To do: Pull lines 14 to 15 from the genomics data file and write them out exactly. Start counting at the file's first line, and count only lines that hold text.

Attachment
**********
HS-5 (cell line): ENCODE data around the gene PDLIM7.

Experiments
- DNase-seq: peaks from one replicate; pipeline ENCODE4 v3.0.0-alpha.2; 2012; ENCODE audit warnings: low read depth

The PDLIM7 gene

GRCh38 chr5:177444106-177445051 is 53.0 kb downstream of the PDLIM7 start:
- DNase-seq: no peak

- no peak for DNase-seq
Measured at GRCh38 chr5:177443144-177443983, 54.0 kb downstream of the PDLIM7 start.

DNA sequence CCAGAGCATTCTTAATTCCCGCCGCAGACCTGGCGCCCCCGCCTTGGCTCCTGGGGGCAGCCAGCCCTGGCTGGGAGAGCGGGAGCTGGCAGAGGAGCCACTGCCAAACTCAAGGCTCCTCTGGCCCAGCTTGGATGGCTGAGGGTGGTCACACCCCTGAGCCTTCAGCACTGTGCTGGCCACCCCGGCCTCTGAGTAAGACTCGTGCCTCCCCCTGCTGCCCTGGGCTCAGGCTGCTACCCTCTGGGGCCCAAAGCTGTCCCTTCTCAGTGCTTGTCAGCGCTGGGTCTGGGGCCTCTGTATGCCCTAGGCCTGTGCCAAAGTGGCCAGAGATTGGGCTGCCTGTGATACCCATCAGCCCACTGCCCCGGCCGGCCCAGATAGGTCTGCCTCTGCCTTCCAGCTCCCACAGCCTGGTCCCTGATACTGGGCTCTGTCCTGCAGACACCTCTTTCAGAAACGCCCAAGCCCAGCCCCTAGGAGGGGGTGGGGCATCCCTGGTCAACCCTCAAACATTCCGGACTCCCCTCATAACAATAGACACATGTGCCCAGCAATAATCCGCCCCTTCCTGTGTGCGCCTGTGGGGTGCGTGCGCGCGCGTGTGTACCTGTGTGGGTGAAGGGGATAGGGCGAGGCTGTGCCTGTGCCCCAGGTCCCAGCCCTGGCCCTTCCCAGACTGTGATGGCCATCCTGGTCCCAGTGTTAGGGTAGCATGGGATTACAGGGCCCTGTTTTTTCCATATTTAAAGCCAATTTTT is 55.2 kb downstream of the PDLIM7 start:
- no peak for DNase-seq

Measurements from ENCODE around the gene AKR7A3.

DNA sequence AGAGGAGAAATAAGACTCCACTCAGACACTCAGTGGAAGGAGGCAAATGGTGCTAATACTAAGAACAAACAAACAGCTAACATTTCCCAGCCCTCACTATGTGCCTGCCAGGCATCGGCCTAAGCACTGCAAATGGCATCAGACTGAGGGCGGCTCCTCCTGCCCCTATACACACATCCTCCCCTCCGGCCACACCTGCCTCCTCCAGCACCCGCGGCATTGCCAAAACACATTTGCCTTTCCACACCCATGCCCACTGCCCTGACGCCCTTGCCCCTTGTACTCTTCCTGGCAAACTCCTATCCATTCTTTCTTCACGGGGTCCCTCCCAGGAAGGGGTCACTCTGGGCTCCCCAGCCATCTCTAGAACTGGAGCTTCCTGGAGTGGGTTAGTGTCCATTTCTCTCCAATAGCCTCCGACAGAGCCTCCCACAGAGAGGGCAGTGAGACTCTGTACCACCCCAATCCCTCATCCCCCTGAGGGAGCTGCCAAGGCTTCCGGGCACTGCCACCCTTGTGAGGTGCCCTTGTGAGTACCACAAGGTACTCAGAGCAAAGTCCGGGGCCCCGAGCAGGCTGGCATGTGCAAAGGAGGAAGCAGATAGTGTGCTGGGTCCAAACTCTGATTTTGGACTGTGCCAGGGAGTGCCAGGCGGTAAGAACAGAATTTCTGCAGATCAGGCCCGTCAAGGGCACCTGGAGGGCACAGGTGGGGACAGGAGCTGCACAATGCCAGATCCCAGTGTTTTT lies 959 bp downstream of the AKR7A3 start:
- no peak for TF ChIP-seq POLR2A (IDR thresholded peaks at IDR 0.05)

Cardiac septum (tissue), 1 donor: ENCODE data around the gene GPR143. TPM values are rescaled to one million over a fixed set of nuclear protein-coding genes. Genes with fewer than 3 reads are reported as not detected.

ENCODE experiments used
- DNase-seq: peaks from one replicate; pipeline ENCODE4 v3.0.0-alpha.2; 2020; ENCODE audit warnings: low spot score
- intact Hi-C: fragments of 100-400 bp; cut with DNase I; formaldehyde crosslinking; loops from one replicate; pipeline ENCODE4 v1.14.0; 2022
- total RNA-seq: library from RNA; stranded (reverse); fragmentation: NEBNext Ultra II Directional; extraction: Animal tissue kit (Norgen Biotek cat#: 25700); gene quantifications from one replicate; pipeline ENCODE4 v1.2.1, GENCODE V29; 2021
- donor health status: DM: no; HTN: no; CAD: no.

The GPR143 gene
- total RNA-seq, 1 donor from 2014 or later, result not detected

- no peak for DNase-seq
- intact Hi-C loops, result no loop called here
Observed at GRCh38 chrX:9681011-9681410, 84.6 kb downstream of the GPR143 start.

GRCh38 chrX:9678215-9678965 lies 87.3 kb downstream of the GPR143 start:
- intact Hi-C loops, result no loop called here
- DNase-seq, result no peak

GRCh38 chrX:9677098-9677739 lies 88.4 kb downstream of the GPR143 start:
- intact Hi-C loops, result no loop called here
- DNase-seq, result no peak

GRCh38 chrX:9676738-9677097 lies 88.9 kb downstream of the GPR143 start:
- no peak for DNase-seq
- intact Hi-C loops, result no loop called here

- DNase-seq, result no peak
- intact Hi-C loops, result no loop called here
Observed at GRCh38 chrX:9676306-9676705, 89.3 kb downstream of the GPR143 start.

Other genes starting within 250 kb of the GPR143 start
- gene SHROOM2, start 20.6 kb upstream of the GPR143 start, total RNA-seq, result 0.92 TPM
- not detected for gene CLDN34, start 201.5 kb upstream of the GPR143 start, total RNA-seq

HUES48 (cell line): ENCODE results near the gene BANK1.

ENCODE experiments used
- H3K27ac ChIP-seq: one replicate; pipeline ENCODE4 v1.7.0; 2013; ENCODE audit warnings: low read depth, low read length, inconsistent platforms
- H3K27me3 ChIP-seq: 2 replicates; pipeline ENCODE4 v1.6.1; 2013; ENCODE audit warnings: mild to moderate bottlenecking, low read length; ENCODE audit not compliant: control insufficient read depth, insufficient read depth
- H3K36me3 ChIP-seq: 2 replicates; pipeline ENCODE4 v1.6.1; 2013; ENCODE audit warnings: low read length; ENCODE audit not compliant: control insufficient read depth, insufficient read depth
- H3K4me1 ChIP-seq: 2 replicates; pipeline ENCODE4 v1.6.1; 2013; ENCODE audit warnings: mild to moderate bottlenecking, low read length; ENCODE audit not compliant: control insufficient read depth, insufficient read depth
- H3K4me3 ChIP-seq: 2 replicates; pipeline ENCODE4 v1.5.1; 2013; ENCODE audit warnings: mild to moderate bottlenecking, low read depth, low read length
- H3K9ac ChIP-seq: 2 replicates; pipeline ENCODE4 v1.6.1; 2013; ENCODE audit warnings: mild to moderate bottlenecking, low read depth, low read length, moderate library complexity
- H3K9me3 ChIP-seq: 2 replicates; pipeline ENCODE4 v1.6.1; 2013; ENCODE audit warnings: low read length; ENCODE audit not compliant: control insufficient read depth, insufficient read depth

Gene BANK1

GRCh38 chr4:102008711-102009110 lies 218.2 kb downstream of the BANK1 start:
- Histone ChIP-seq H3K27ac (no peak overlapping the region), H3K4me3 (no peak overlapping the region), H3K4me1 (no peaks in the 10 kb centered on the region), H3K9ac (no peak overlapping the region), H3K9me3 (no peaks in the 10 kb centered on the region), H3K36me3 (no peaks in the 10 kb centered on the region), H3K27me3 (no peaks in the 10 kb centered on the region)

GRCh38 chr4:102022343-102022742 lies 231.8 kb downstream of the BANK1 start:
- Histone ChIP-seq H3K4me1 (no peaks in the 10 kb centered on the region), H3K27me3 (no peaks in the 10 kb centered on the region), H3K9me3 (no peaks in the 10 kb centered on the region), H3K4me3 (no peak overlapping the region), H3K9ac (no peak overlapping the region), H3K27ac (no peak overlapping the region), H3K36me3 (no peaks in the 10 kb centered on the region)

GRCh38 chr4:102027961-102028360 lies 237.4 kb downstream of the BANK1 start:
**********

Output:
Cardiac septum (tissue), 1 donor: ENCODE data around the gene GPR143. TPM values are rescaled to one million over a fixed set of nuclear protein-coding genes. Genes with fewer than 3 reads are reported as not detected.

ENCODE experiments used